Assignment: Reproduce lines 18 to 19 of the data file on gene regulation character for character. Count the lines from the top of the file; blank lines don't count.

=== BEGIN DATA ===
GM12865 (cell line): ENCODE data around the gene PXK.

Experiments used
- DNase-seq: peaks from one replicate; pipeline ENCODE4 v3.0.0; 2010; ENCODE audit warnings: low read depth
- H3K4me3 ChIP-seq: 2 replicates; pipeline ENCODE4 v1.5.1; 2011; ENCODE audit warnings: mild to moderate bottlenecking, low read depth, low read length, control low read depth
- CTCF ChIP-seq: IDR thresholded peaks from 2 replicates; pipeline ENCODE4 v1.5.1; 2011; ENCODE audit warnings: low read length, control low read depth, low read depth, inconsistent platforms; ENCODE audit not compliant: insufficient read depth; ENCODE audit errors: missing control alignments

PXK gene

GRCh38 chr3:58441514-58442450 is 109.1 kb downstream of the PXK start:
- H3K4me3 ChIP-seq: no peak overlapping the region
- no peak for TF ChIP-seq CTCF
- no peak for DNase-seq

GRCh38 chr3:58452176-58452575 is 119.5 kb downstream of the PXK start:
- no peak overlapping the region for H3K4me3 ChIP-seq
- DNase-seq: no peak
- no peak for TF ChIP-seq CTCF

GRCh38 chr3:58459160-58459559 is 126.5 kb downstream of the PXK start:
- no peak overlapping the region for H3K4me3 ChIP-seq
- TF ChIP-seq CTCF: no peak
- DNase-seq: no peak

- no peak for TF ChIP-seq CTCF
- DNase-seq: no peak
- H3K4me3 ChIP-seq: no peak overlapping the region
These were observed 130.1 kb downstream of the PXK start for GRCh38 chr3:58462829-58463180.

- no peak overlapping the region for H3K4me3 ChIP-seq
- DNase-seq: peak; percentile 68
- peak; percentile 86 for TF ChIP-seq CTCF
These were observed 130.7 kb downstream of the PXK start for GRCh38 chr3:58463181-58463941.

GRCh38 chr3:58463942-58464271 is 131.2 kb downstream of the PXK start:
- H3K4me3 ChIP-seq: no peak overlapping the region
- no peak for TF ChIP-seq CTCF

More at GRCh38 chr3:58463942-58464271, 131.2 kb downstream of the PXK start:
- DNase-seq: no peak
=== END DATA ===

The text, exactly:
- DNase-seq: no peak

- no peak for TF ChIP-seq CTCF